Hong Kong’s overall record in making data public has slightly improved due to improvements in the transport and weather categories, the latest Hong Kong Open Data Index report has shown.
The city’s overall score increased from last year’s 69.9 to 72.4, according to the report released by the Internet Society Hong Kong Chapter on Thursday. It assesses and monitors the progress made in releasing public data in Hong Kong against international standards.
But there was no improvement in the five lowest ranking categories: business registration, land, justice and safety, housing, and government operations.
Researcher Benjamin Zhou said the provision of the estimated time of arrival of fixed-route minibuses and Kowloon Motor Buses on the government’s Public Service Information (PSI) portal was the main reason for the increase in scores for the transport category, which rose by ten per cent from 76.9 to 85.
“Along with the estimated time of arrival information from bus operators, including New World First Bus, Citybus, New Lantao Bus, and MTR released last year, at this moment most of the public transport operators, following the calls from society and the industry, have released their estimated time of arrival data in the form of open data,” said Zhou.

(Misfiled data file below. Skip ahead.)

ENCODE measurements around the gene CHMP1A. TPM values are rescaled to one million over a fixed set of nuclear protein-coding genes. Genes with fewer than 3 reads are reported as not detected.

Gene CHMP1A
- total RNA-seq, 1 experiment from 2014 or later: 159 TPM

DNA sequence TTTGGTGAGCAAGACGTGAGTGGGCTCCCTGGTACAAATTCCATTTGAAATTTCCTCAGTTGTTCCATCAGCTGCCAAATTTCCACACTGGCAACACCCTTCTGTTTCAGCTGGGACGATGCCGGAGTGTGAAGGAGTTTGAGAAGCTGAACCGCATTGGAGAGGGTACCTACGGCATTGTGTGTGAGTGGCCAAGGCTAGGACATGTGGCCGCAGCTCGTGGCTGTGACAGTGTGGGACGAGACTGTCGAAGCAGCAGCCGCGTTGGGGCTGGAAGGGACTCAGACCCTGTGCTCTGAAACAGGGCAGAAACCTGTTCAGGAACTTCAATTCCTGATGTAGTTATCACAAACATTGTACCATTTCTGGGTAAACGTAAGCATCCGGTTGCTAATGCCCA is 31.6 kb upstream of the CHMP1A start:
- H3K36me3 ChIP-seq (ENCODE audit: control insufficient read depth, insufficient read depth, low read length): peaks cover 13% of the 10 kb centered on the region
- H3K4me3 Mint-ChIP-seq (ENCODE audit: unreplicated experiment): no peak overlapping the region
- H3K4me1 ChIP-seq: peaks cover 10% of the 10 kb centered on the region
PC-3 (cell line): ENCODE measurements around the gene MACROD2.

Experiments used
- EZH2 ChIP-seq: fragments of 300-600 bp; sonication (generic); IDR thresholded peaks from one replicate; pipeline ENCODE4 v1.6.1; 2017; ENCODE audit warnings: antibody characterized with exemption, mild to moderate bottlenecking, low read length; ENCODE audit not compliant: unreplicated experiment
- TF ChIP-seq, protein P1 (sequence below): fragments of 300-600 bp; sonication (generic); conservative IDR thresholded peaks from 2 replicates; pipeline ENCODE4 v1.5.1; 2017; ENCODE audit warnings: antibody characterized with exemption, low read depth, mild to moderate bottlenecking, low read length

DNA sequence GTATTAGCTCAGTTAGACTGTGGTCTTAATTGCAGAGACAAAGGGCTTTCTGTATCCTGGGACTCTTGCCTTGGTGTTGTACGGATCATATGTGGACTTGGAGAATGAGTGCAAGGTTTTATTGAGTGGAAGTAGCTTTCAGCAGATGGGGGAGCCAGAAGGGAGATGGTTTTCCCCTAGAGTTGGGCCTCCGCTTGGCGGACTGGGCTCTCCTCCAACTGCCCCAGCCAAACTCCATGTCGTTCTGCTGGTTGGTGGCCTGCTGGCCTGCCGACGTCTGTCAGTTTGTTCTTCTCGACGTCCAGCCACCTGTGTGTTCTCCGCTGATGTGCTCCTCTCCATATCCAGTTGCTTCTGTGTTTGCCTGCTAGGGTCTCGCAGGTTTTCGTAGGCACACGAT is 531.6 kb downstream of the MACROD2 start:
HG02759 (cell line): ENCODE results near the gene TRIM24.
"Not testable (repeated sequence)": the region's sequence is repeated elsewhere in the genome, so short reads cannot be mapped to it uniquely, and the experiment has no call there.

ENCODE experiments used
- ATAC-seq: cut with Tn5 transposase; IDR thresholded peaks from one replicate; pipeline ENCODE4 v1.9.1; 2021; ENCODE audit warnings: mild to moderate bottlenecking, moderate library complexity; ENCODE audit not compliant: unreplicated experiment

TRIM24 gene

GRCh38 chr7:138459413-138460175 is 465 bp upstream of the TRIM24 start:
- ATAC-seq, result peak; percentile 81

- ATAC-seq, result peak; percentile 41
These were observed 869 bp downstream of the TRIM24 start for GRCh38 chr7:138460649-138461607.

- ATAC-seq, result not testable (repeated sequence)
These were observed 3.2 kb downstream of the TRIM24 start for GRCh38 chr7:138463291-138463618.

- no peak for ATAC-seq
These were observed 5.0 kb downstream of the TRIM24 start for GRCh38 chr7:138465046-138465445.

The city also scored higher in the weather category, which increased by 16 per cent from 70 to 81.3, as the Hong Kong Observatory released more real-time datasets on the PSI portal in the last two years.
The index also cited the Global Data Barometer (GDB), which examined data governance, capability, availability, and use and impact of 109 countries and regions in the world. The GDB report showed that data governance was Hong Kong’s weakest area among the four criteria.
In response to the GDB report, the Internet Society Hong Kong Chapter urged the government to form a high-level committee to “tackle institutional obstacles,” “make a clear vision and goals” for data governance, “build up a data ecosystem” that encourages public engagement, and improve data literacy among the public and in the public sector.
The convener of the chapter’s Open Data Committee Wong Ho-wa said the absence of some Covid-19 data showed the problem of data governance in the city.
“These prove that with the lack of good data governance, when data can be lost anytime or not published, to some extent this violates the public’s right to be consulted and the public interest,” said Wong.
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